Analysis of ED's 1% Rule for Students with the Most Significant Cognitive Disabilities
The U.S. Department of Education's (ED's) Office of Elementary and Secondary Education has released long-awaited final regulations that will allow states to assess a limited number of students with the most significant cognitive disabilities against different academic standards than their peers. These regulations implement changes under the No Child Left Behind Act of 2001 (NCLB) that governs programs administered under Title I, Part A of the Elementary and Secondary Education Act (ESEA). The new regulations take effect on January 8, 2004.
The final rule establishes a one percent cap on the number of proficient and advanced scores of students with the most significant cognitive disabilities who take alternate assessments based on alternate achievement standards that may be counted in the calculation of adequate yearly progress (AYP). That is, states and school districts have the flexibility to count the "proficient" and "advanced" scores of students with the most significant cognitive disabilities who take alternate assessments based on alternate achievement standards-as long as the number of those proficient and advanced scores does not exceed one percent of all students in the grades tested (nationally about nine percent of students with disabilities). Without this flexibility, those scores would have to be assessed against grade- level standards and would be considered "not proficient." A number of school districts across the country have reportedly failed to make AYP solely because of special education students.
The regulations also contain the following:
States will be able to set their own definition of what constitutes "students with the most significant cognitive disabilities." The regulation does not create a separate category of disability. Rather, the term "students with the most significant cognitive disabilities" includes that small number of students who are (1) within one or more of the 13 existing categories of disability (e.g., autism, multiple disabilities, traumatic brain injury, speech or language, and hearing impairments) and (2) whose cognitive impairments may prevent them from attaining grade-level achievement standards, even with the very best instruction.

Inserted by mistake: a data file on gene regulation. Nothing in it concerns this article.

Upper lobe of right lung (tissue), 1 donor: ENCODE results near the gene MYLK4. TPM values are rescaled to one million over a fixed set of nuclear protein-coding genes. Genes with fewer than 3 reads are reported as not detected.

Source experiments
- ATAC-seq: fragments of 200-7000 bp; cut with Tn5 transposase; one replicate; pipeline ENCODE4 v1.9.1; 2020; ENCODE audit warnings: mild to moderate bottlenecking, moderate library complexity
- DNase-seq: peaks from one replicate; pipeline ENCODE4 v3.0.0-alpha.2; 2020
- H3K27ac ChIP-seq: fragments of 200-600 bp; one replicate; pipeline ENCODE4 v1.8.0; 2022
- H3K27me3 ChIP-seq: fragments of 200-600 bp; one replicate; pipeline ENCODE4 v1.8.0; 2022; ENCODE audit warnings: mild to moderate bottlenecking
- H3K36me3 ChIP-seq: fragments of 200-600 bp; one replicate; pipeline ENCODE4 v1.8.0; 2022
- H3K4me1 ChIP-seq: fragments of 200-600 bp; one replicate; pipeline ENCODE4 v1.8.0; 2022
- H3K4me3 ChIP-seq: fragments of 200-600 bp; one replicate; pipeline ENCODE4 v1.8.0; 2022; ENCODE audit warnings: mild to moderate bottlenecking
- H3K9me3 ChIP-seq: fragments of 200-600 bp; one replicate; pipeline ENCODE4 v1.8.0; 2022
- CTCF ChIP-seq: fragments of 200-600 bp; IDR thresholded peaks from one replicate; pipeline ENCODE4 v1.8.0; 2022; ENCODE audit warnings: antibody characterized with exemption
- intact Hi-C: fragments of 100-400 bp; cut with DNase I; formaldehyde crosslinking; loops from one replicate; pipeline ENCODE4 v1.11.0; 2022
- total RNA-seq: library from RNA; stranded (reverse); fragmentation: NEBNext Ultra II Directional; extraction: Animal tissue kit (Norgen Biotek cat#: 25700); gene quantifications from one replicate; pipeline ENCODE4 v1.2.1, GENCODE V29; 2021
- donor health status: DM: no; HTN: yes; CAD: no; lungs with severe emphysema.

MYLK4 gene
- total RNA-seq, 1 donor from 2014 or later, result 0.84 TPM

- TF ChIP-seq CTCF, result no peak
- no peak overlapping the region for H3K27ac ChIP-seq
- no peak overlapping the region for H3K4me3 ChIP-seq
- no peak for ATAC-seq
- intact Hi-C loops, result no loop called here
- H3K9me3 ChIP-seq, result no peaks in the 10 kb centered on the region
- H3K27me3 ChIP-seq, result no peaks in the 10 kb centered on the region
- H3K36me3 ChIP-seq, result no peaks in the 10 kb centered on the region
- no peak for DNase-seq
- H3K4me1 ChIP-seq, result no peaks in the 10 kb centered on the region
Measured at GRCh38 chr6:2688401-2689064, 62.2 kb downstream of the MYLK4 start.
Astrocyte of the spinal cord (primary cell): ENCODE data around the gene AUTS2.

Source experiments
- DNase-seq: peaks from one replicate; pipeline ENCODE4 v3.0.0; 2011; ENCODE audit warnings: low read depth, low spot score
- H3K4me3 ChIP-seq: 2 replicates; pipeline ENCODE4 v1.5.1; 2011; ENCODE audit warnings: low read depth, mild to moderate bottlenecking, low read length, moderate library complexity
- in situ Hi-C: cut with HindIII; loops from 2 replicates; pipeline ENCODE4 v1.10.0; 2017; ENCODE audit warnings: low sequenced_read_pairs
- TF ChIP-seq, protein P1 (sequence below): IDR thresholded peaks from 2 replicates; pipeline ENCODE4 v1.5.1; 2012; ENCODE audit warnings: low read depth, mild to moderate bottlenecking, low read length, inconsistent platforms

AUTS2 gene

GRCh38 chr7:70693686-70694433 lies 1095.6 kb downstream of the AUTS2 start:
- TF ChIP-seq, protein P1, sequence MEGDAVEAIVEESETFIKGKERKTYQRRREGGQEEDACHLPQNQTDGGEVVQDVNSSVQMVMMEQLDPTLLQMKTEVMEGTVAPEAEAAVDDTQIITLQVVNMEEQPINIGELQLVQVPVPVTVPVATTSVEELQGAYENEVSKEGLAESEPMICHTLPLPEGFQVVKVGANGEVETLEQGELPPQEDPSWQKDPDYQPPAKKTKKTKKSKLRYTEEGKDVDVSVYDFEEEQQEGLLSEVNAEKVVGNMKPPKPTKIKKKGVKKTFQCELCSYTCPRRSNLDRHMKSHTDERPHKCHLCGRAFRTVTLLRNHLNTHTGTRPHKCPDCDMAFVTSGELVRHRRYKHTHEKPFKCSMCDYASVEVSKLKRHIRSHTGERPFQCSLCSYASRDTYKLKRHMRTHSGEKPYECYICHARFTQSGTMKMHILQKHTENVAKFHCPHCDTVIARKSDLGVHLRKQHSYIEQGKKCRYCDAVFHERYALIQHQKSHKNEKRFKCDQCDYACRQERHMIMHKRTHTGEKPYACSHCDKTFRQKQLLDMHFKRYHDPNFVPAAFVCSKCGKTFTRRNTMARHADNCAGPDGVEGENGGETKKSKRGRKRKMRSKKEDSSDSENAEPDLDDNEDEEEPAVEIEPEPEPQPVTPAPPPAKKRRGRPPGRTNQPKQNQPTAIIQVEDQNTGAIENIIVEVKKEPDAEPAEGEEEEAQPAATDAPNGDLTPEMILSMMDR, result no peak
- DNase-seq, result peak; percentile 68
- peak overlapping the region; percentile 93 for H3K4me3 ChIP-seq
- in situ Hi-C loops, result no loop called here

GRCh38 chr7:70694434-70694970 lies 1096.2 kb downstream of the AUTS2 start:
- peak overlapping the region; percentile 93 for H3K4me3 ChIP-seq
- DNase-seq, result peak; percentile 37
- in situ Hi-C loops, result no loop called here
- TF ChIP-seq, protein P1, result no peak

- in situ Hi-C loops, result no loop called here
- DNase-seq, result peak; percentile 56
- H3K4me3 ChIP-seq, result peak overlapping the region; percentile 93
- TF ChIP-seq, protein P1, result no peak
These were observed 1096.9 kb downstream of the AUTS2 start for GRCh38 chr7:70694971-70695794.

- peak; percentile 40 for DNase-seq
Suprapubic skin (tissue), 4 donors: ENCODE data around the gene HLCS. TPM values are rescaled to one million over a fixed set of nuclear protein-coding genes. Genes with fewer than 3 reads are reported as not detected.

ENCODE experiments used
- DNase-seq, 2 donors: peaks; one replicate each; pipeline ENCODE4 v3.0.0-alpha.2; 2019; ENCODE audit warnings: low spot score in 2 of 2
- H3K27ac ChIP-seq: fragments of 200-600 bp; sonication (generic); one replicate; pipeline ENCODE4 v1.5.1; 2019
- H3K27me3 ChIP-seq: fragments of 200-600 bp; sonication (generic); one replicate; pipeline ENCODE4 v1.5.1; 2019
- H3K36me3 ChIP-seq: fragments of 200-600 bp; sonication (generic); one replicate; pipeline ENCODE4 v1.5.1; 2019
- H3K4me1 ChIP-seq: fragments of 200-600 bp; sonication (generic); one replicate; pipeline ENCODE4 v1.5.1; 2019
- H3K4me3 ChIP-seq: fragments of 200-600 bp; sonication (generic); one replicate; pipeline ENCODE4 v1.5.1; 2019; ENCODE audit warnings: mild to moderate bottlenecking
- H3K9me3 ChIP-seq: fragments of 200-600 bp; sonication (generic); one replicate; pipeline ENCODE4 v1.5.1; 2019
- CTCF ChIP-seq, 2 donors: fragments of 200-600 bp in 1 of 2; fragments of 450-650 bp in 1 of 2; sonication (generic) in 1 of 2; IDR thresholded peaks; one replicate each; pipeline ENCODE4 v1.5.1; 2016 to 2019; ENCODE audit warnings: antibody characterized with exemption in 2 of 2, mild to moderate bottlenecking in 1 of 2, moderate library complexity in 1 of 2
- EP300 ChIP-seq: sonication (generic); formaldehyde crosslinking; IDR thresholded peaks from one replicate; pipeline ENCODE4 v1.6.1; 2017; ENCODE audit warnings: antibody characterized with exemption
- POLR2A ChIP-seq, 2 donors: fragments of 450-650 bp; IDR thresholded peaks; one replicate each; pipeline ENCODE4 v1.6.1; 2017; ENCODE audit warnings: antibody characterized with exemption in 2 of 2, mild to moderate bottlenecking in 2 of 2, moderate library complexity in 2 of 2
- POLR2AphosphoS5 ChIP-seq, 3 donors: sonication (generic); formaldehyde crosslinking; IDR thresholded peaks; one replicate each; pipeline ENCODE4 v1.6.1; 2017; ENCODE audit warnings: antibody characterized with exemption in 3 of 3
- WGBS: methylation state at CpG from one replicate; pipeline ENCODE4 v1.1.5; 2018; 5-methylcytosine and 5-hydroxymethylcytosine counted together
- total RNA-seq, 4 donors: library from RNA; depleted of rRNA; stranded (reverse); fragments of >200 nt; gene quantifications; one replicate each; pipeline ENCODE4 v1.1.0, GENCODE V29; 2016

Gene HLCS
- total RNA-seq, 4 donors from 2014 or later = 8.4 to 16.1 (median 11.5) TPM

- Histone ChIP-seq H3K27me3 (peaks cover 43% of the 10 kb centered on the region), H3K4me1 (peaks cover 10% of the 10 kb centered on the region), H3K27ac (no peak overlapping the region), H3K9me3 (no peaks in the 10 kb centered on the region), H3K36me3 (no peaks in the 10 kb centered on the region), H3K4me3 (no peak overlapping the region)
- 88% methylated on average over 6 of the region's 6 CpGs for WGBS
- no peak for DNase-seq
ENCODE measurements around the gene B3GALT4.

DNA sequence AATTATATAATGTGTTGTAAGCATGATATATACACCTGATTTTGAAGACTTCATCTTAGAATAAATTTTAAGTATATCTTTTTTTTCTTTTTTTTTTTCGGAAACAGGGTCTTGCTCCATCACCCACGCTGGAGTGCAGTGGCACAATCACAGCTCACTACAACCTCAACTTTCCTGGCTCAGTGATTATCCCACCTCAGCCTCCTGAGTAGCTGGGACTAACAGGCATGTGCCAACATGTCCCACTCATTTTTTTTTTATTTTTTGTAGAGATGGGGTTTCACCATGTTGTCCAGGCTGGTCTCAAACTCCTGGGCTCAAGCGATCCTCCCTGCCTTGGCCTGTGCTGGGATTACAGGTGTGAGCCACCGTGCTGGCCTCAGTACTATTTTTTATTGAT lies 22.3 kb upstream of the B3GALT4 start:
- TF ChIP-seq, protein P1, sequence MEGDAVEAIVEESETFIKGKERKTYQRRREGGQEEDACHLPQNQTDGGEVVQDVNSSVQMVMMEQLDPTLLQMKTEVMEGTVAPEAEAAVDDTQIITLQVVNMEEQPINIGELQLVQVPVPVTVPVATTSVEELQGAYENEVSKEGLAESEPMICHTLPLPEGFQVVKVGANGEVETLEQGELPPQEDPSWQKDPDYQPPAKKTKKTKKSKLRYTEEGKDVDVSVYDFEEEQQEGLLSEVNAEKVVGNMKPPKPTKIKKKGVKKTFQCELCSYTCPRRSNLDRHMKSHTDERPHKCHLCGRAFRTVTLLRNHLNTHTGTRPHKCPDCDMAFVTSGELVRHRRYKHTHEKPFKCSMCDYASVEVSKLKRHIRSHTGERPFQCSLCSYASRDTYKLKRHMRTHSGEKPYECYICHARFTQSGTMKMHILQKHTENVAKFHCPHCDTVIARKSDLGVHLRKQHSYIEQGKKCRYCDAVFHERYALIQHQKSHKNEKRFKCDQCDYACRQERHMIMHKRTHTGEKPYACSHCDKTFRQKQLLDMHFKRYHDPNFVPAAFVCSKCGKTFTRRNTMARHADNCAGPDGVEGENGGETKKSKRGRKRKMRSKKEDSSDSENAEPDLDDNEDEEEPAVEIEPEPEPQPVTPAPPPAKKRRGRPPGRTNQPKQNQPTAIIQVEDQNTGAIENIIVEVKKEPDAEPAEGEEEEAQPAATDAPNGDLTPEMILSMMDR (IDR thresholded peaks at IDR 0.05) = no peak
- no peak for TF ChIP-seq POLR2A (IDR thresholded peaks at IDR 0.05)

The 1.0 percent cap applies to the number of proficient and advanced scores on alternate assessments based on alternate standards that may be included in AYP determinations. It does not limit the number of students taking an assessment based on alternate achievement standards. However, any proficient and advanced scores based on alternate achievement standards (from either alternate or out-of-level assessments) above the 1.0 percent cap must be counted as not proficient relative to grade- level standards. No scores, including those from alternate or out-of- level assessments, may be excluded from AYP calculations.
For an alternate assessment based on grade-level achievement standards, all proficient and advanced scores may be counted in AYP calculations.
For most schools, the expectation is that only a small portion of students with disabilities - those with the most significant cognitive disabilities - will participate in an alternate assessment based on alternate achievement standards and all other students with disabilities will be assessed against grade-level achievement standards. In consideration of small schools and those that provide special services, the 1.0 percent cap is not applied at the school level.
In those circumstances in which a district has more than 1.0 percent of its students score proficient or advanced on an alternate assessment based on alternate achievement standards, the state must determine which proficient scores are counted as non-proficient at schools in the district responsible for students who took an alternate assessment based on alternate achievement standards. This ensures that schools do not have an incentive to inappropriately increase the number of students assessed based on alternate achievement standards.
Some critics say that this 1 % rule is too limiting requiring otherwise proficient scores to be counted as non-proficient in those circumstances in which a district has more than 1.0 percent of its students score proficient or advanced on an alternate assessment based on alternate achievement standards. They argue that proficient or advanced scores should be counted for all students who are determined to need alternate achievement standards and alternate assessments.
States may apply to the Secretary for exceptions in order to slightly exceed the 1.0 percent cap. Likewise, districts may apply for exceptions from their state using a similar process. To ensure that states make timely AYP determinations based on 2003-2004 assessment data, states will be informed of the process and deadline for submitting applications to exceed the 1.0 percent cap.